Feathered features
Issue 4 (May 2009) Bird spotting is not just for the dedicated twitcher, it can add interest to even the shortest Namibian trip. All you need to know is where to look.


We’ve picked ten of our favourite birding spots. The best tip is to arrive early as birds are at their most active in the morning. In the midday heat you could try looking at nearby waterholes where the birds will go to drink and cool off.  Demasius Marais’ book ‘Birding in Namibia’ will help you with your identification, and it is worth investing in a pair of binoculars – cheap brands such as Opticron are perfectly adequate. Before you leave for Namibia, check out websites such as www.sabirding.co.za or www.fatbirder.com to see if there are any birding hotspots near to where you are staying. If you are a keen twitcher, try a specialist birding operators, such as Birding Ecotours (www.birdingecotours.co.za), that has trained ornithologist guides.


Walvis Bay & Swakopmund
October to April is best, when migrant birds arrive in their thousands and flamingos add colour to the scene. From Lagoon Lodge, an esplanade all along the lagoon makes birding easy. Chestnut-banded plover, Terek sandpiper, red-necked phalarope, common redshank and the endangered Damara tern can all be spotted. The rocky shoreline up to Swakopmund is good for marine cormorants and terns and the guano platform north of Walvis can be worthwhile in the morning. Gray’s lark and tractrac chat can be found in the gravel plains east of Mile 4 saltworks, 8km north of Swakopmund. 


The red dunes of Sossusvlei are home to the dune lark. Check out the grassy dune bases at Elim Dune or walk into the dunes from Sossuspoort lookout. 


Brandberg and Spitzkoppe
These granite inselbergs rise dramatically out of the surrounding barren desert plains. Spitzkoppe is one of the best sites for the shy Herero chat, which favours the dry boulder-strewn scrub at the base of the mountain. The stony plains here support Ludwig’s bustard, Ruppell’s korhaan, Burchell’s Courser and Stark’s lark.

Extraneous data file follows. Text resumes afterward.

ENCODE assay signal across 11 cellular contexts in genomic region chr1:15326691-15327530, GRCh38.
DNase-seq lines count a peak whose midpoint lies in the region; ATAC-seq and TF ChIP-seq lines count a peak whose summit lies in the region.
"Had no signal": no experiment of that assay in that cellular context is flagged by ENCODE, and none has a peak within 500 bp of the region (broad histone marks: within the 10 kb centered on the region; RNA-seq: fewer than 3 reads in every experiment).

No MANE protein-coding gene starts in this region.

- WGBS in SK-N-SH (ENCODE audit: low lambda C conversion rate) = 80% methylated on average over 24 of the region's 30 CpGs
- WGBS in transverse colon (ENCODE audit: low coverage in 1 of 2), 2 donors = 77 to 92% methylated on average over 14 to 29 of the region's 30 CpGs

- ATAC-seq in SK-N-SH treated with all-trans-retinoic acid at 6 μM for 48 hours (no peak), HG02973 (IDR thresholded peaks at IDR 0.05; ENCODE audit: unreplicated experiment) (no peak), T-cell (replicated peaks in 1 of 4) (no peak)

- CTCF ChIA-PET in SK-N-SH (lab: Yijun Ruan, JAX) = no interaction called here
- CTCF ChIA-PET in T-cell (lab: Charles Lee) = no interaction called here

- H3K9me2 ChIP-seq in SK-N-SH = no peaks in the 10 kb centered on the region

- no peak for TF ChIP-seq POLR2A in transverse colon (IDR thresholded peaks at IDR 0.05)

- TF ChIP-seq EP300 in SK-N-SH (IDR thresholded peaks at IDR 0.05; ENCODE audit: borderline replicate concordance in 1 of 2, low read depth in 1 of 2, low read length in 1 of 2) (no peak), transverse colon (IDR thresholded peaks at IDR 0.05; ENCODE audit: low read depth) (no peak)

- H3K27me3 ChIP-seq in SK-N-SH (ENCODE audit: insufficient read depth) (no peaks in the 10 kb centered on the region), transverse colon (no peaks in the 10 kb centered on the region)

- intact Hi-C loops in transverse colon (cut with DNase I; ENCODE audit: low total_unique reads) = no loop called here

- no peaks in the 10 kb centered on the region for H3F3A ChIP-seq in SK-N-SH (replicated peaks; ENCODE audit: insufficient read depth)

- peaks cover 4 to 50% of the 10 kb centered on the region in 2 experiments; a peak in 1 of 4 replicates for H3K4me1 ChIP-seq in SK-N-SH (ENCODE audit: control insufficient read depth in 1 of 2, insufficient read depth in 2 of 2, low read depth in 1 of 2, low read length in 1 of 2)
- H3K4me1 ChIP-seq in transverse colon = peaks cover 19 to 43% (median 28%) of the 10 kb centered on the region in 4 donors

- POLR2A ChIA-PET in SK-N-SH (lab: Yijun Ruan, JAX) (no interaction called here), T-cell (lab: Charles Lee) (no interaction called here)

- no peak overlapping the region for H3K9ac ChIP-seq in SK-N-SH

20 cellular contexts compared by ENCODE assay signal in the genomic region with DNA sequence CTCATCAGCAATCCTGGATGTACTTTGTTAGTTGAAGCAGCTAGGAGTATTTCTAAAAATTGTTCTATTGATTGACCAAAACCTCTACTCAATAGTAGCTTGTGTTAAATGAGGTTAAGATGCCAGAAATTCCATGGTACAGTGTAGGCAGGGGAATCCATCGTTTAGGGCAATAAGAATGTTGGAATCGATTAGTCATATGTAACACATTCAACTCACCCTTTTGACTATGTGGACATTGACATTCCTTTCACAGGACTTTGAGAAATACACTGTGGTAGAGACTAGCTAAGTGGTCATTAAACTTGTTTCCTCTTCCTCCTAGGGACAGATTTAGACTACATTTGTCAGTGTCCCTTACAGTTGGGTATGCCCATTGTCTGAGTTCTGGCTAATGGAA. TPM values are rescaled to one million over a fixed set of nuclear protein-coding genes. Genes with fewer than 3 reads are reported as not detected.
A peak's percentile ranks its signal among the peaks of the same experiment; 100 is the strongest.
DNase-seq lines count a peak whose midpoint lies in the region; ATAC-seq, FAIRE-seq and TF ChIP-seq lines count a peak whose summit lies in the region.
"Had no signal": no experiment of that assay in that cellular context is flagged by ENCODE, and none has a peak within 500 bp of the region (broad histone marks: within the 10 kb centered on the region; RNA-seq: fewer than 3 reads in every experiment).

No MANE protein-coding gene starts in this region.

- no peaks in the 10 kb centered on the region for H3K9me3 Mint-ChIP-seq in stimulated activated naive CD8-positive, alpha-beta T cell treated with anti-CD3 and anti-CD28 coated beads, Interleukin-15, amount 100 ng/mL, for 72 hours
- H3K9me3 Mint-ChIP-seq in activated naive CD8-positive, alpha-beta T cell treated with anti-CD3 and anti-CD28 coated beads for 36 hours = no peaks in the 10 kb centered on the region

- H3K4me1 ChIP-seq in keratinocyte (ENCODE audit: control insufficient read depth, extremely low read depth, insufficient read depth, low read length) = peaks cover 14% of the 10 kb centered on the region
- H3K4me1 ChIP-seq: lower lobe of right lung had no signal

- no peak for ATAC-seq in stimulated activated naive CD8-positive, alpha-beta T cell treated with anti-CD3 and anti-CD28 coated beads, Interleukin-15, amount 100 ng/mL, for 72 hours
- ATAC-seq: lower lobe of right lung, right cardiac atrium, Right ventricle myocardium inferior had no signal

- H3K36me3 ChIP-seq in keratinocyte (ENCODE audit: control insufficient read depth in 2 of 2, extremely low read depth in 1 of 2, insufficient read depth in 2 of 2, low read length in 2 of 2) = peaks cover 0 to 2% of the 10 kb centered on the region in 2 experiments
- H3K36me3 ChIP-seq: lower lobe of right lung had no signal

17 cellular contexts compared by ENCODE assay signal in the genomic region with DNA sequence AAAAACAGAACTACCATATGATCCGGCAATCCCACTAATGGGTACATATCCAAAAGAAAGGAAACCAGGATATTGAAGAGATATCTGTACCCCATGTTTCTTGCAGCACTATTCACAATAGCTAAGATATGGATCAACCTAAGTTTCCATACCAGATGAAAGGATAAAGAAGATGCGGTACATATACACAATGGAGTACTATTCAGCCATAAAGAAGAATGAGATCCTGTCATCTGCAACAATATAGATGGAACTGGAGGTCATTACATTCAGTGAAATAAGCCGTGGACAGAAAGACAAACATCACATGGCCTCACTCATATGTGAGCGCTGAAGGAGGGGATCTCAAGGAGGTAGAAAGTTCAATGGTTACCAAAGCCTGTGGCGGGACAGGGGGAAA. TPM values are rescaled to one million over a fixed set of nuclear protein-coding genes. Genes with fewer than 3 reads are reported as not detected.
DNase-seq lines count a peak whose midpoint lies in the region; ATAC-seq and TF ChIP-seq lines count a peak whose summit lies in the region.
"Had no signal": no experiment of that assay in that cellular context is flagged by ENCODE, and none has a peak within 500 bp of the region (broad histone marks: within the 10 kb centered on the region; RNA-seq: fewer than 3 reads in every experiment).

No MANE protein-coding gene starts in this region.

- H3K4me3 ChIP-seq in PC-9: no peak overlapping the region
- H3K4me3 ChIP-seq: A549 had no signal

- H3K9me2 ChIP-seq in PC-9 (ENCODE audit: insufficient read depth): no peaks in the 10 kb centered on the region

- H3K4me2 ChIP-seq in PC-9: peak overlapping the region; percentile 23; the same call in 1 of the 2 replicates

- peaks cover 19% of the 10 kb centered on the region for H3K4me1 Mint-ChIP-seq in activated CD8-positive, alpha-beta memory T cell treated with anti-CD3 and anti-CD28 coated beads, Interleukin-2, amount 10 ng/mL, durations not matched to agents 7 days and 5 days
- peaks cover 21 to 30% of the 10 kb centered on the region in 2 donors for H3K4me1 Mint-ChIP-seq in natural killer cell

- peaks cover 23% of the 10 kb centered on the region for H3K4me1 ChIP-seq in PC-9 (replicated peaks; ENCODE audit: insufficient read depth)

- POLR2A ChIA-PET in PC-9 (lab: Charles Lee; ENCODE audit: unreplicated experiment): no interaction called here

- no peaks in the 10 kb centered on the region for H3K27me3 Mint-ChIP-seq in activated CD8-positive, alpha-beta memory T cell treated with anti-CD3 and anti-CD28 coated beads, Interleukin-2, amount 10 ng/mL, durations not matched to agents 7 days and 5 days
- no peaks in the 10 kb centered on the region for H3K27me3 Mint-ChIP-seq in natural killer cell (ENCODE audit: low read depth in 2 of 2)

Good birding spots around the capital include Avis Dam, Daan Viljoen Reserve and the Gammam’s Water Treatment Works. Expect to see your first black-faced waxbill and the city is also one of the best areas for Bradfield’s swift. 


The Kunene River from Ruacana to Swartbooisdrif is the best place to find three highly localised bird species – grey kestrel, Cinderella waxbill and rufous-tailed palm thrush. Kunene River Lodge is a birder-friendly camp with great local knowledge in finding these birds. At the basic Hippo Pools campsite you’ll see wheeling Madagascar bee-eaters and bubbling white-browed coucals. 


Hobatere Lodge managed by Steve Brain, one of the top birders in the country, borders Etosha National Park. In the mopane woodland close to camp look for the endemic violet wood-hoopoe, Ruppell’s parrot and Carp’s tit.


Etosha National Park
The three main camps are all very different habitat-wise and staying at each is advised. The gardens of Mokuti Lodge just outside Von Lindequist Gate, is also excellent for birding especially for black-faced babbler. 


Caprivi Strip
Along the Kavango River expect rufous-bellied heron, swamp boubou, lesser jacana, African skimmer and coppery-tailed coucal. Woodland specials include rufous-bellied tit, racket-tailed roller and Arnott’s chat. Bwabwata National Park and the Kwando River area are great for spotting most of Okavango’s birds.


Erongo Mountains
The dramatic granite domes of the Erongo Mountains offer many quality endemics in one of the country’s most distinctive settings.


Hardap Dam
Great for spotting white pelicans, pinebacked pelicans, African fish eagles, flamingos, cormorants, darters and African spoonbills.

Orange River
Canoe past African fish eagles and electric blue malachite kingfishers. Access to Oranjemund is restricted but wetlands there contain 64 different species.

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